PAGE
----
Art Galleries in Palma: La Caja Blanca

La Caja Blanca, or the White Box was the first place we visited on our recent art tour of Palma with our Winter Activities group. It is a contemporary art gallery in the centre of Palma.

The name of the gallery comes from the idea that art galleries are four white walls, forming a box, waiting for an artist’s work to grace them. Simple.

La Caja Blanca is a small, independent gallery which specialises in site-specific projects. This means that the artist designs or fits the art especially to the space available.

Noa Lidor

The artist whose work we were discovering here, was Noa Lidor. She is an Israeli living in London. A 38 year old mother and artist.

Noa Lidor had several pieces on display at La Caja Blanca. The first thing we saw was a selection of drawings of doilies.


There were the drawings of doilies and there was a video on a screen on the wall of someone unravelling doilies.

And in the centre of the space were threads hanging from the ceiling.

And here is the concept behind the doilies:

Noa Lidor found a bunch of old ladies who knew how to embroider doilies and she had them make several. Once the old dears had finished, she drew the doilies that they had made.

Then she sat and unravelled them one by one.

She was left with a huge mess of thread. She hung the threads from the ceiling at La Caja Blanca.

Get it?


Well, you see, the idea is a bit philosophical: when an object is used for something, it still has the memory of what it has been before, or what has happened to it before.

You see, the threads that were hanging from ceiling to floor were kinked. They all hung down in wavy lines. This is because it was the very same thread that had previously been wound into an intricate doily. This is the artist demonstrating that the thread knows that it has once been a doily. If the thread had never been used to make these doilies, it would hang down straight from the ceiling.

Another example of this concept could be when you knock a glass of red wine over on a white table cloth and you can’t get the stain out. (okay, that’s my own example so I don’t know if it’s right or not!)

War Paintings

Apparently after the exhaustion of playing with the doilies, Noa Lidor had to have a two year break to reflect. When she came back it was with lots of postcard-sized paintings of things to do with war, like tanks and dead people.

These postcards looked as though a child had painted them, and apparently Noa Lidor works also with autistic children and that’s where the childish style came from. I wonder if she also works with blind children because there is a lot of braille featured in her works.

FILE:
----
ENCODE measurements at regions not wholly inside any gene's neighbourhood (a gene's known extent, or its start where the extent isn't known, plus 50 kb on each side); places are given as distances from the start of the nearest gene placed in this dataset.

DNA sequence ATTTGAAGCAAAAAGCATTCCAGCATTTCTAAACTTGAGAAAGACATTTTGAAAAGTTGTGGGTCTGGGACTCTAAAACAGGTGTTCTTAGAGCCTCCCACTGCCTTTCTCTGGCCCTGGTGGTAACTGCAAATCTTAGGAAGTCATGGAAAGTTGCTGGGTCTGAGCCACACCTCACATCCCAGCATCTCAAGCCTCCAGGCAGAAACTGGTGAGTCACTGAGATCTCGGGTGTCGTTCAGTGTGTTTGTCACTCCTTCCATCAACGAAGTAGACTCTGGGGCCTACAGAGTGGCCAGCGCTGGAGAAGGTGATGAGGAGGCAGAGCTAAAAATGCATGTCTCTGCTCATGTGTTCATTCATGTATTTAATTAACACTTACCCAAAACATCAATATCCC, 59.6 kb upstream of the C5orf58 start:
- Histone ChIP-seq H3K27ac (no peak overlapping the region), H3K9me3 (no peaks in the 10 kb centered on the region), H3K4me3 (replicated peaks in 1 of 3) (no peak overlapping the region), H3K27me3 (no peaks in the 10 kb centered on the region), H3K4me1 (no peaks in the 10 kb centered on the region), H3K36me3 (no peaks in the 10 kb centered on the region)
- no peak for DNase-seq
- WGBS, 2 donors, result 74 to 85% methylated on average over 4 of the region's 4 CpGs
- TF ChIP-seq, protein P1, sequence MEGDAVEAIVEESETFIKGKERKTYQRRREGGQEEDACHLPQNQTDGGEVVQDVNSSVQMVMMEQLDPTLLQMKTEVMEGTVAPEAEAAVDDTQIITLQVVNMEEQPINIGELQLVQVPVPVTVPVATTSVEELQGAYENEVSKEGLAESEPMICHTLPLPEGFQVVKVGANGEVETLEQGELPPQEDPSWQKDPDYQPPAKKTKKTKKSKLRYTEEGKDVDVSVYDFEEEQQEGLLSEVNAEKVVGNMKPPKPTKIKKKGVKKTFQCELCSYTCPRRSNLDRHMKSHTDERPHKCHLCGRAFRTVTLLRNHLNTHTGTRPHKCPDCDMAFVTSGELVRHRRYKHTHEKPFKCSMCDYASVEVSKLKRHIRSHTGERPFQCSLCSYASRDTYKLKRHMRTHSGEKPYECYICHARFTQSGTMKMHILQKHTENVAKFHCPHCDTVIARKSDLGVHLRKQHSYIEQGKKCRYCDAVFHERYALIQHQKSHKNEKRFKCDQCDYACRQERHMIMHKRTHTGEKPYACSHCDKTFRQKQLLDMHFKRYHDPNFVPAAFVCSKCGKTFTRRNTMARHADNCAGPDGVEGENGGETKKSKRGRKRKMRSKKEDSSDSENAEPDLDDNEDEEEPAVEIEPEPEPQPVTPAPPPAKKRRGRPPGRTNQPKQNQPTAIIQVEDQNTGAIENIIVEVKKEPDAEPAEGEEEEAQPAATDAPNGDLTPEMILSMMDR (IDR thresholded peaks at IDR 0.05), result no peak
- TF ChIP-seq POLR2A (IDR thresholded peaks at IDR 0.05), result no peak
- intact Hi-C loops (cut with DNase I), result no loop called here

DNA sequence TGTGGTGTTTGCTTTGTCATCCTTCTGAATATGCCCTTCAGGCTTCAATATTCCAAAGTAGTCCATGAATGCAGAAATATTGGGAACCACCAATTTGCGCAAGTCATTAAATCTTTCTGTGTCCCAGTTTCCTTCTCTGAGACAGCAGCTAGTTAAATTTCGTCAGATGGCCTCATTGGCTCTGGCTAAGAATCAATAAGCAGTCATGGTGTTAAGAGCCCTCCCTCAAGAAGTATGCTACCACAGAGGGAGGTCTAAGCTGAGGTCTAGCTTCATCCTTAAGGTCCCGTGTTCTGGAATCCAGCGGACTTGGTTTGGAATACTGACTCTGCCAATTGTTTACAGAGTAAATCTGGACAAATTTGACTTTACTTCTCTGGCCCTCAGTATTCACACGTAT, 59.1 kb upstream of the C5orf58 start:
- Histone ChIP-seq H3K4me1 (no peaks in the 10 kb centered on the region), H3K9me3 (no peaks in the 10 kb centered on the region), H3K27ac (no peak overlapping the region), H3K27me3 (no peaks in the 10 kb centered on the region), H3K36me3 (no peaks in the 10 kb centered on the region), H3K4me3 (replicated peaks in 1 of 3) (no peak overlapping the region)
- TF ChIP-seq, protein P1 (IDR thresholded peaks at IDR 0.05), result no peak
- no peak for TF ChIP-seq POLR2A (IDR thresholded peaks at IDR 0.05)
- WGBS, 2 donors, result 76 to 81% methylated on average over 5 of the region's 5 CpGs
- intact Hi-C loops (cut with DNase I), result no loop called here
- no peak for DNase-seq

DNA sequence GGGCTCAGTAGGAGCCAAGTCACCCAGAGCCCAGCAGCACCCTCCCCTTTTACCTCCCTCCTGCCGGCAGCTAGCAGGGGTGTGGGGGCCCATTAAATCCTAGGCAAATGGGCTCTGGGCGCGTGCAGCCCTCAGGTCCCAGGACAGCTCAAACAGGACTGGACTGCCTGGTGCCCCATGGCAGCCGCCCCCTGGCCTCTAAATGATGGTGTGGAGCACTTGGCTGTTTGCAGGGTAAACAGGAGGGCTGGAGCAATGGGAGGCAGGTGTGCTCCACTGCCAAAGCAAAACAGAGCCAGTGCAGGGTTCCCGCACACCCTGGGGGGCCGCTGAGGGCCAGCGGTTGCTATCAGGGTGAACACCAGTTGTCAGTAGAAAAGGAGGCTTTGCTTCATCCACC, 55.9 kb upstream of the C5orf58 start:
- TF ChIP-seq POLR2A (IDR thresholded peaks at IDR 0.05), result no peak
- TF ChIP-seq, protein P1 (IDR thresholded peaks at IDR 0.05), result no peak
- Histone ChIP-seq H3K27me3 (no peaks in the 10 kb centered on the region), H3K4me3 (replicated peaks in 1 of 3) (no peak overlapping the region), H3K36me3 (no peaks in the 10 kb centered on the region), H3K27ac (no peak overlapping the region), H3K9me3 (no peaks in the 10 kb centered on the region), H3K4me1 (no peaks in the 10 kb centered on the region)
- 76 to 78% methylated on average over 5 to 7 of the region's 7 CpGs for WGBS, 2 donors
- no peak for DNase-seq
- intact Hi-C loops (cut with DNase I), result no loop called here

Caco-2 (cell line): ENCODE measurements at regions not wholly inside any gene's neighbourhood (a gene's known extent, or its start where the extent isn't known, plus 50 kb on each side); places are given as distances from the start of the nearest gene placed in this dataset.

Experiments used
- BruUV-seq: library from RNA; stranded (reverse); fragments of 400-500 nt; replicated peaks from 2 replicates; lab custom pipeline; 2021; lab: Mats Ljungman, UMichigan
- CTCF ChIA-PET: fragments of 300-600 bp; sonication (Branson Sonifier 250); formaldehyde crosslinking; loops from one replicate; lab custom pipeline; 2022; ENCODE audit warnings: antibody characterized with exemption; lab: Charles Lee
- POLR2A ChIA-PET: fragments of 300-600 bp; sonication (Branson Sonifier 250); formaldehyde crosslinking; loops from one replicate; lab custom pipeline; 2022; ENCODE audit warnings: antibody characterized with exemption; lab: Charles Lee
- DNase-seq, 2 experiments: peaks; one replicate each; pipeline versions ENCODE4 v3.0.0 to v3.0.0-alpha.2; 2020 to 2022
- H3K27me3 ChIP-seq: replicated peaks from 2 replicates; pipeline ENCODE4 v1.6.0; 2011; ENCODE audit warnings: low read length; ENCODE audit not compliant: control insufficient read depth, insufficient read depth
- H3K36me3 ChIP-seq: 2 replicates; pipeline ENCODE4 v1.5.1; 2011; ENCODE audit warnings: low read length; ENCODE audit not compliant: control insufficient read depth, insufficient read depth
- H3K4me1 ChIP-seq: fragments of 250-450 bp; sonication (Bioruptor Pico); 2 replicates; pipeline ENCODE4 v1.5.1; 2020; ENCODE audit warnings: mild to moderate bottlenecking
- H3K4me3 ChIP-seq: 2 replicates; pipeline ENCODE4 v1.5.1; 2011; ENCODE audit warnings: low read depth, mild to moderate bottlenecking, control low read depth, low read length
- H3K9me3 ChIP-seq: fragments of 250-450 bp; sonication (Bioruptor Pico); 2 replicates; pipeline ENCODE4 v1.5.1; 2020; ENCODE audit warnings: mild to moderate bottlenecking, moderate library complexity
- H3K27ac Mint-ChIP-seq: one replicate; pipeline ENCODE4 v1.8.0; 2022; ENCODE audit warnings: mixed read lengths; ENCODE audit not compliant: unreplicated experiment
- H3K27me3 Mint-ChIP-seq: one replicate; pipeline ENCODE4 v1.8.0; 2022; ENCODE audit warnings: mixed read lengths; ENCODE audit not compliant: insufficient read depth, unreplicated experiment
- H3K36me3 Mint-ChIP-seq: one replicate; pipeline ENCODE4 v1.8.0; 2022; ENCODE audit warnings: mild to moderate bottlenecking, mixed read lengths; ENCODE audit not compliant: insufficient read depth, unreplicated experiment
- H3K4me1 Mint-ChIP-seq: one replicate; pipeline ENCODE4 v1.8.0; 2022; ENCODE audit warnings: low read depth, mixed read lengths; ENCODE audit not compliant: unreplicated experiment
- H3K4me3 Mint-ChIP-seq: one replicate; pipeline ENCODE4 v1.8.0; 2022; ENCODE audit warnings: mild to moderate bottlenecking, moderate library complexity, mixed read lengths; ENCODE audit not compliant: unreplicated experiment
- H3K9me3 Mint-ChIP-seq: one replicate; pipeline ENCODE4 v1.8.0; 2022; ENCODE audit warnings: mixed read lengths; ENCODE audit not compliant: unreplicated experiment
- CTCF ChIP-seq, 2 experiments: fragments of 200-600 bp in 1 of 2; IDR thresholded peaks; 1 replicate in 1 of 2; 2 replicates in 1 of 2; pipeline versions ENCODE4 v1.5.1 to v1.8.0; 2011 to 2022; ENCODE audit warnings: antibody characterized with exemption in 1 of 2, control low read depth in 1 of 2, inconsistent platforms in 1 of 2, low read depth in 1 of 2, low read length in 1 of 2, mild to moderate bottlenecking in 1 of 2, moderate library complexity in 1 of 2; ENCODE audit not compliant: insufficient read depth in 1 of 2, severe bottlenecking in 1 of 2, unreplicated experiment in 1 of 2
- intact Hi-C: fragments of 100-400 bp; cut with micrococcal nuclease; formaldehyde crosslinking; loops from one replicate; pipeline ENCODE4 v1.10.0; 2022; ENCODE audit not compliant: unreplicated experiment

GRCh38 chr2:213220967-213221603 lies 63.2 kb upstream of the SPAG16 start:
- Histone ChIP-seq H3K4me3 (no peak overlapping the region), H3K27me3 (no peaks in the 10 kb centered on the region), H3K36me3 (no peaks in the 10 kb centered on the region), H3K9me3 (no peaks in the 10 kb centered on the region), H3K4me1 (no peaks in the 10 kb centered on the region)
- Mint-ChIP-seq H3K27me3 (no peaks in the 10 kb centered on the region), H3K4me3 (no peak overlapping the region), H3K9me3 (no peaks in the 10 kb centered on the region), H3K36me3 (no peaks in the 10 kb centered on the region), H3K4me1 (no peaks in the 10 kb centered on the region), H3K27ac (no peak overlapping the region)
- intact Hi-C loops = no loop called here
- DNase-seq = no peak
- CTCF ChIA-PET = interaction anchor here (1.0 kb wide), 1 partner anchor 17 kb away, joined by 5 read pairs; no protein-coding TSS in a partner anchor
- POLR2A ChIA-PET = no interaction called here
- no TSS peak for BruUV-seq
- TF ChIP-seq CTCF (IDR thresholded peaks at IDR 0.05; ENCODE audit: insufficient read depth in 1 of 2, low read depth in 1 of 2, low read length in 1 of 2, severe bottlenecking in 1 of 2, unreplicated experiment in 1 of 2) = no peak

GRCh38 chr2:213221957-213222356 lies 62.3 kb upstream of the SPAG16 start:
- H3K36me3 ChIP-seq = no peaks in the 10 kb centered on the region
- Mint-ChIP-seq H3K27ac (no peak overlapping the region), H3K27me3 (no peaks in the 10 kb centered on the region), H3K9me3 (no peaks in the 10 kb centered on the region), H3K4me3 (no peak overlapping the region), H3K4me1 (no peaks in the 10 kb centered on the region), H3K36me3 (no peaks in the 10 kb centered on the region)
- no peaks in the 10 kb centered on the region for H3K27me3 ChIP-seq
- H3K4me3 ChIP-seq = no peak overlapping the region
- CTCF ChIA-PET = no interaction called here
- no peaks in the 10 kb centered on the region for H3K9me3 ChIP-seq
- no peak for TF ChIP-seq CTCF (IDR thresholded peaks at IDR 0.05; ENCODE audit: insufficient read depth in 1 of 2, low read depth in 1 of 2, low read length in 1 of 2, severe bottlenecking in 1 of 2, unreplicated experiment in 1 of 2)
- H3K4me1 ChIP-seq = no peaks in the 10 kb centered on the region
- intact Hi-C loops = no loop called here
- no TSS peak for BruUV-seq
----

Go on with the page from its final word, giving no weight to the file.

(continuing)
The paintings are her thoughts on the trouble in Israel.

Broken Hourglass

The last piece that we saw by Noa Lidor at La Caja Blanca was a pile of glass and a heap of sand.

There was a video showing her breaking an hourglass with a hammer. Then she was separating the glass from the sand with tweezers.

Apparently breaking the hourglass is her way of rebelling against time. Time is passing her by and there aren’t enough hours in the day.

Maybe if she spent less time picking pieces of glass out of sand with tweezers and more time getting stuff done, she might do better. Just a thought.

What do you think? Do you know Noa Lidor’s work? Have you been to La Caja Blanca? Read more about this art tour in Palma here.

Filed Under: Art in MallorcafeaturedmallorcaPalmaspain

About the Author: Based in Mallorca, obsessed with the world and have a lot to say about both... Step into my shoes and join me on a journey...

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  1. susan sykes says:

    Not for me, I liked the doilies as they were!!!! I think that is a piece of art in itself, and it looks like a spirograph drawing, I am like you I don’t think I really understand art nor do I want to.

    • Lisa says:

      Good take on the doilies. True, no one seems to recognise that it in itself is art. Was quite sad to see it destroyed. I felt bad for the old dears that had made them! I wonder if they know that they are hanging in an art gallery in strands!

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